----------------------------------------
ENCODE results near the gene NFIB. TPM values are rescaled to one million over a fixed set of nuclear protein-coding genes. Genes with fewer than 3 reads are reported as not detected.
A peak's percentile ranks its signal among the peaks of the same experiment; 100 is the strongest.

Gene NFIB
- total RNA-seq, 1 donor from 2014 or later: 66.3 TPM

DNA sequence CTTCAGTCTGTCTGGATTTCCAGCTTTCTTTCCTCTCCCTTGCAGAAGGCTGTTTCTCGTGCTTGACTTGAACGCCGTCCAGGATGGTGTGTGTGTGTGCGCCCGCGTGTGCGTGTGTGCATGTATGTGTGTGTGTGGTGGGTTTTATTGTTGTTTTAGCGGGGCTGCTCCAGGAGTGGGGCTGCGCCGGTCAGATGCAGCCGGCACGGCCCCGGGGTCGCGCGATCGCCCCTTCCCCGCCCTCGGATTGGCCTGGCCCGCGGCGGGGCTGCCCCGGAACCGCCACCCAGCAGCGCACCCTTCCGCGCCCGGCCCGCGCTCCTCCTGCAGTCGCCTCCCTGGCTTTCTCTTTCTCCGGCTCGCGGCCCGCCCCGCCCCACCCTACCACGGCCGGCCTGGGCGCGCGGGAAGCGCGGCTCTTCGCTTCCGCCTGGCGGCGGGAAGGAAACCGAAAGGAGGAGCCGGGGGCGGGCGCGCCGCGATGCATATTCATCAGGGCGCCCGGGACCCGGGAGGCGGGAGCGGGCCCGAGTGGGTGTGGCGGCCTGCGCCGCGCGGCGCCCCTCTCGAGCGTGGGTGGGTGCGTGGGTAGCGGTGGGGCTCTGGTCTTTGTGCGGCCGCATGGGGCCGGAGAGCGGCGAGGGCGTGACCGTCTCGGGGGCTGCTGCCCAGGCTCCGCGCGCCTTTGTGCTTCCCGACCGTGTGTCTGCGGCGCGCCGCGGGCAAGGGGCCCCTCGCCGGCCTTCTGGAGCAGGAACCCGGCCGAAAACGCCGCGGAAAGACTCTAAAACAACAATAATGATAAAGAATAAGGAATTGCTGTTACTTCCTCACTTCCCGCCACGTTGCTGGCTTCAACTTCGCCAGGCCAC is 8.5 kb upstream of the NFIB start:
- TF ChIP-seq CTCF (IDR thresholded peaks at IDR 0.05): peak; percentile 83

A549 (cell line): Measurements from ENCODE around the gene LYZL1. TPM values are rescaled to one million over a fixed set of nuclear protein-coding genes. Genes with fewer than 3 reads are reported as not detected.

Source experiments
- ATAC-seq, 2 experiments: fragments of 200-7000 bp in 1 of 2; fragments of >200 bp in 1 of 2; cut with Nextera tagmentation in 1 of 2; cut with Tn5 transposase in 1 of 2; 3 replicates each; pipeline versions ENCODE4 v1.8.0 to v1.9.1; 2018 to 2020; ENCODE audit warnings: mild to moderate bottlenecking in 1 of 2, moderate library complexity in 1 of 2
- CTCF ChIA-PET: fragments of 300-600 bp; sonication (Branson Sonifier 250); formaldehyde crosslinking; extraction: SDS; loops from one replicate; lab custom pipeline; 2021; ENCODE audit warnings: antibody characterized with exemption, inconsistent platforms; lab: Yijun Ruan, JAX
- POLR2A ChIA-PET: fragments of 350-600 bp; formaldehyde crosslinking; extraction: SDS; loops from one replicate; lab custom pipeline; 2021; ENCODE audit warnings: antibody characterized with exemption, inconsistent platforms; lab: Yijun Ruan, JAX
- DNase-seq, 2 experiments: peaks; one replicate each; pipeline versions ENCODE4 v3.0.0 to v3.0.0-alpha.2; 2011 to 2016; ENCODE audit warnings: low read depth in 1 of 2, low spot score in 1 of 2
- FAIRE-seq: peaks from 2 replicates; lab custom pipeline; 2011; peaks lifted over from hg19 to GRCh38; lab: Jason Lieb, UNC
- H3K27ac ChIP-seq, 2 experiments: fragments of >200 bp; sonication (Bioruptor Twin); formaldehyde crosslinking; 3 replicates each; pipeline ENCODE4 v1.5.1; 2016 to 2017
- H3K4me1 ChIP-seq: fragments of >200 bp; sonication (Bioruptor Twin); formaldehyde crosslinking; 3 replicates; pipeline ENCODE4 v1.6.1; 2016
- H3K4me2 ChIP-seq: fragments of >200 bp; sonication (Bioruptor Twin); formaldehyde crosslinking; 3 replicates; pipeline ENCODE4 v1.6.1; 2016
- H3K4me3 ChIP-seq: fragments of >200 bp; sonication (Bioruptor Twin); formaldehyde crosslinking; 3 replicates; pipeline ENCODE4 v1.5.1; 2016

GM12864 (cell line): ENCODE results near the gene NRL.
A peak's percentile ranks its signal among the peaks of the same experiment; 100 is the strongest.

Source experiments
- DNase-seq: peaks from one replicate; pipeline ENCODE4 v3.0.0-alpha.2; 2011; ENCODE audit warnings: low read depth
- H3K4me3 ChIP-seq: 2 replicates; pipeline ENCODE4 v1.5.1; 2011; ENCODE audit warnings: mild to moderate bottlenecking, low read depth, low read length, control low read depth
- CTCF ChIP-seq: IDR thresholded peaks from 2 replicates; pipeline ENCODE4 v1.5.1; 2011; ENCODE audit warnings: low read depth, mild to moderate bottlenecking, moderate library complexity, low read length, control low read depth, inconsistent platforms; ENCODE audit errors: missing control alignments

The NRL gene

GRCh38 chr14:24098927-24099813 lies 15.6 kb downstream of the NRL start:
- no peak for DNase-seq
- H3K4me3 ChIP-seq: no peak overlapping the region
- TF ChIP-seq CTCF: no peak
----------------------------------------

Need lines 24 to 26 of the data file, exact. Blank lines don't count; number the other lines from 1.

The NRL gene

GRCh38 chr14:24098927-24099813 lies 15.6 kb downstream of the NRL start:
- no peak for DNase-seq